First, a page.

Friday, September 18, 2009

Jennifer's Body: Blood. Sucking.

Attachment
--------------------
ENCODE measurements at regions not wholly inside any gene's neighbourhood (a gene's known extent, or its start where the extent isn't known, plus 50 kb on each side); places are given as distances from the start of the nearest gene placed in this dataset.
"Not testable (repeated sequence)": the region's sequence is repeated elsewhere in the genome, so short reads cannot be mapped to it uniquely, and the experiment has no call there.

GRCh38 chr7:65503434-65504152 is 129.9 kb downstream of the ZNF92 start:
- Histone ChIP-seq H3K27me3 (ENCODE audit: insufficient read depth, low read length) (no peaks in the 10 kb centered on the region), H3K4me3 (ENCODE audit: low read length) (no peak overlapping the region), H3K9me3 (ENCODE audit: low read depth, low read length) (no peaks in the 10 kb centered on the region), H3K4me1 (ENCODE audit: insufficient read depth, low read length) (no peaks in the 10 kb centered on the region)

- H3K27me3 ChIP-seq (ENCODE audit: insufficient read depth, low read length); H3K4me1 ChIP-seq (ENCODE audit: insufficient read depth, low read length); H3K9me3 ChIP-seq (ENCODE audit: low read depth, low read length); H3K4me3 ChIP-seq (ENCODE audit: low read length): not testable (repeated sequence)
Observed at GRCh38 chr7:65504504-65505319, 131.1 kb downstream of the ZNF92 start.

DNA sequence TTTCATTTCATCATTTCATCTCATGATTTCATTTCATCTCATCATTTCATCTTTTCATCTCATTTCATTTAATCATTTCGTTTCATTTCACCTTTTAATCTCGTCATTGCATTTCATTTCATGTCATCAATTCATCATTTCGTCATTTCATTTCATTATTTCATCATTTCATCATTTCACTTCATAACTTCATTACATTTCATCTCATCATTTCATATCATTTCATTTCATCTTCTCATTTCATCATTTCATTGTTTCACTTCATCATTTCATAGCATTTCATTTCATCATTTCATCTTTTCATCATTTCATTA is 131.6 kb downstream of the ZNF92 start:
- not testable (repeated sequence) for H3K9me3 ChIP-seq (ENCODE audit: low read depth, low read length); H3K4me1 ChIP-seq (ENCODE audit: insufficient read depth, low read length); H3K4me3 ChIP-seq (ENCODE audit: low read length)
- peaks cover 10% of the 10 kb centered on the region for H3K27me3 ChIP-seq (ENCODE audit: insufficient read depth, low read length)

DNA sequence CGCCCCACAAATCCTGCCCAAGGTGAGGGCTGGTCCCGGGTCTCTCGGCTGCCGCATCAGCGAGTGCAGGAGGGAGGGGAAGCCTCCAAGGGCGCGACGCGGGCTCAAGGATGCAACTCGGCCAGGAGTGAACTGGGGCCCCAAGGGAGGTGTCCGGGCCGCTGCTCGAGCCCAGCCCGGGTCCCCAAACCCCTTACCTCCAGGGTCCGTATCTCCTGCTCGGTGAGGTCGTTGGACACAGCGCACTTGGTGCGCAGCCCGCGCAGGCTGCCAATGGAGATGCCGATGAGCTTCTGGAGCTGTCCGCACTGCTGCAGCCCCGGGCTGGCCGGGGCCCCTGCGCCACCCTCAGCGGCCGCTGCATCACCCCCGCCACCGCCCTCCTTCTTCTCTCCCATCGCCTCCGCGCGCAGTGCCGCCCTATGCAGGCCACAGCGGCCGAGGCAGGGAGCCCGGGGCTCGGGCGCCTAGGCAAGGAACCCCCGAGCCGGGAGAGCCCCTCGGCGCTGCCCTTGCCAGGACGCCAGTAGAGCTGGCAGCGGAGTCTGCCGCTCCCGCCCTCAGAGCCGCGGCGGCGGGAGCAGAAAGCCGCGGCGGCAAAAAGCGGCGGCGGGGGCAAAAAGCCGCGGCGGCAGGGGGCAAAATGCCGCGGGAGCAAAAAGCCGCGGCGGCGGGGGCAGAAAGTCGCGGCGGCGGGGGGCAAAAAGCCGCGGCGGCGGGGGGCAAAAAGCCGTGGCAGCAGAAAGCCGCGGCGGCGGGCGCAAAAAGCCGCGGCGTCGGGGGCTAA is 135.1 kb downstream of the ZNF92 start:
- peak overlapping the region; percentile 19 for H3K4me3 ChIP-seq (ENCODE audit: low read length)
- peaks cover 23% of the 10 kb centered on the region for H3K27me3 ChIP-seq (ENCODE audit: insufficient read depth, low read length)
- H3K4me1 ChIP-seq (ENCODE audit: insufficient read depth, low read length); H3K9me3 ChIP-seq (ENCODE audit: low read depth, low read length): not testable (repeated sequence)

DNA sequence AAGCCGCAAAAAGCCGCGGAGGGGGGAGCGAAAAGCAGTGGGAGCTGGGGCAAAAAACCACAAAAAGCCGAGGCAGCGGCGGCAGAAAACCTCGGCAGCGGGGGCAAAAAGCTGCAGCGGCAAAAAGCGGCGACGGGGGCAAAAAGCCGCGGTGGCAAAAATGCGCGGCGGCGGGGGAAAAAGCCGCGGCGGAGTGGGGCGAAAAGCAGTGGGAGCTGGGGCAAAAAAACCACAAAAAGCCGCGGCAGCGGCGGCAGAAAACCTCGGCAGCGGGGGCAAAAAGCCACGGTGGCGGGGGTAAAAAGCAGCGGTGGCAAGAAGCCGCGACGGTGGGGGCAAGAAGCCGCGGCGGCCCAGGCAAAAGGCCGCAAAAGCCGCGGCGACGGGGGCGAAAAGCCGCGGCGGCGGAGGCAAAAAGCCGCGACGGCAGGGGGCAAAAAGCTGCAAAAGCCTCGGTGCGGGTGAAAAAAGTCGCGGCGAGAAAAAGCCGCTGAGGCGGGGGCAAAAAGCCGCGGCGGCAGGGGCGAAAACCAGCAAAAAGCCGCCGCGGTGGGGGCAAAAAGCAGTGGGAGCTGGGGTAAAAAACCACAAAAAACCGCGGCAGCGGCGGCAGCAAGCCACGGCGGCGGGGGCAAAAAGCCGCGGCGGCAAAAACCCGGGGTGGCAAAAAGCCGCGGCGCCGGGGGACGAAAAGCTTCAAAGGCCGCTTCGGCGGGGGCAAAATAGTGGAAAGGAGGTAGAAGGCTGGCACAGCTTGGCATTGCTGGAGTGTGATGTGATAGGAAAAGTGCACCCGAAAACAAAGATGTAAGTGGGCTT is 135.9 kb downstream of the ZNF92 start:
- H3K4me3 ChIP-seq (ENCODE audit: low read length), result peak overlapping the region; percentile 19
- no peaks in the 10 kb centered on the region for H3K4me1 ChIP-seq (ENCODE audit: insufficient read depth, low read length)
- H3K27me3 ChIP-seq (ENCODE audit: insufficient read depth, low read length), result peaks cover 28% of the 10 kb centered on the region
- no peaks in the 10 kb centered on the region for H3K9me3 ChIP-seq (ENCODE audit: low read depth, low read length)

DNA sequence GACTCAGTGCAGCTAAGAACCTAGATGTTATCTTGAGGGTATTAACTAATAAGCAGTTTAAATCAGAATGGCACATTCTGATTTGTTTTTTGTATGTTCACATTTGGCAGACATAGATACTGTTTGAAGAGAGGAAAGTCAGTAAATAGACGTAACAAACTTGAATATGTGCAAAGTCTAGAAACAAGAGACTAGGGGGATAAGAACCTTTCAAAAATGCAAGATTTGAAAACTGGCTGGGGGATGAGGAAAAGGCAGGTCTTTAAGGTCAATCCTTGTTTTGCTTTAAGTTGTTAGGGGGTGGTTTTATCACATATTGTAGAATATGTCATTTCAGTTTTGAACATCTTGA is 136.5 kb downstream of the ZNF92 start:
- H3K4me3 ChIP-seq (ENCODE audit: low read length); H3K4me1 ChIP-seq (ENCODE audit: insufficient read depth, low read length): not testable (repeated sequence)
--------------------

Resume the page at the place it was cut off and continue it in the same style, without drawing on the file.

A young girl is lured into a van by a struggling emo band who thinks she's a virgin. They drive to a forest, and following satanic instructions they found on the internet, stab and bleed her as a sacrifice to Satan, in hopes that Satan will reward them with a career. Little do they know that the virgin they picked is anything but, and according to their satanic instructions, this means the girl will be given demonic powers and feast on flesh for the rest of her days. The entire idea isn't a bad one, there's feminist implications, room for interesting gore and dramatic weight from the dynamic between two friends where one is clearly the dominant force, but Karyn Kusama's Diablo Cody-penned Jennifer's Body squanders it on cheap jokes, sluggish pacing, limp writing and negative-adjective emo songs. The reason Cody's Juno worked is simple and clear now, Jason Reitman. With Reitman there to find the right way to film Cody's slang-filled script, it came off as genuine and evolved into a sweet, touching film. Jennifer obviously isn't going for sweet or touching, it's going for thrills and laughs and it fails on both accounts because Karyn Kusama is less adept at filmmaking than Reitman, and she squanders what little charm the screenplay has and the, for the most part, excellent cast she has at her disposal. Megan Fox is fine, she's not great, but she's far from the humorless stick with boobs that most people make her out to be. I've only seen her in one movie before this, Robert Weide's very funny How To Lose Friends and Alienate People, where she played a vacuous, vapid, vacuum of cocaine and praise hording young actress, perhaps a less image conscious version of herself. There, I thought she was perfect; she was as mean and heartlessly aloof as she was meant to be, but it's obvious her career has fallen into her lap not for her talent but for her looks. Having said that, she's perfect for the part, Jennifer is a mean, heartlessly aloof high school beauty, only this time she literally eats people alive. Given better direction and a more accomplished filmmaker, she could have been one of the classic horror queens, a grotesque, blood thirsty extrapolation of the high school bitch, but here she's given some dark eye shadow, unzips her sweatshirt and is morphed into a figure resembling the one on the poster of Pink Floyd's The Wall, then quickly shrouded in shadow to conceal the limited budget of the film. Amanda Seyfried, a very talented young actress, tries as she might to make the arc of her character work, but with glaringly obvious plot holes, and little of a character, she comes out empty handed. She's left screaming and scrunching her face without purpose or a safety net of a character. Likewise, cameos from Juno's J.K. Simmons and the ever reliable Amy Sedaris offer nothing but the thought of how disappointed the two must have been when they saw this final product vomited onto the screen. Without cohesive structure, intelligent writing and adept direction, it seems Jennifer could stand to learn a thing or two from Juno.

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